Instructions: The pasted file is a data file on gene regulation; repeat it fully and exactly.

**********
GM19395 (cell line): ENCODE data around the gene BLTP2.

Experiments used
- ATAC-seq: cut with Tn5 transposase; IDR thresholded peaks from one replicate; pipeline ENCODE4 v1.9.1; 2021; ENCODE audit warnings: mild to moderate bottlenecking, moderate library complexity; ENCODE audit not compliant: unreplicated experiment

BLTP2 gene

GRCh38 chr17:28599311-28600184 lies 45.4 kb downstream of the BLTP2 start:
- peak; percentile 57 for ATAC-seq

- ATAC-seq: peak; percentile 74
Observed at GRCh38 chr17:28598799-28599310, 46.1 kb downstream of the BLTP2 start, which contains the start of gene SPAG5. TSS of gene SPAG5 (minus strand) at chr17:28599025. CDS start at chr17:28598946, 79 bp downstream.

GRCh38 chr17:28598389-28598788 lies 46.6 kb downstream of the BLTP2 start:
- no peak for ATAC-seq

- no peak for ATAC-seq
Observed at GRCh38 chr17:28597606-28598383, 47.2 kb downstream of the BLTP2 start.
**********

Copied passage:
GM19395 (cell line): ENCODE data around the gene BLTP2.

Experiments used
- ATAC-seq: cut with Tn5 transposase; IDR thresholded peaks from one replicate; pipeline ENCODE4 v1.9.1; 2021; ENCODE audit warnings: mild to moderate bottlenecking, moderate library complexity; ENCODE audit not compliant: unreplicated experiment

BLTP2 gene

GRCh38 chr17:28599311-28600184 lies 45.4 kb downstream of the BLTP2 start:
- peak; percentile 57 for ATAC-seq

- ATAC-seq: peak; percentile 74
Observed at GRCh38 chr17:28598799-28599310, 46.1 kb downstream of the BLTP2 start, which contains the start of gene SPAG5. TSS of gene SPAG5 (minus strand) at chr17:28599025. CDS start at chr17:28598946, 79 bp downstream.

GRCh38 chr17:28598389-28598788 lies 46.6 kb downstream of the BLTP2 start:
- no peak for ATAC-seq

- no peak for ATAC-seq
Observed at GRCh38 chr17:28597606-28598383, 47.2 kb downstream of the BLTP2 start.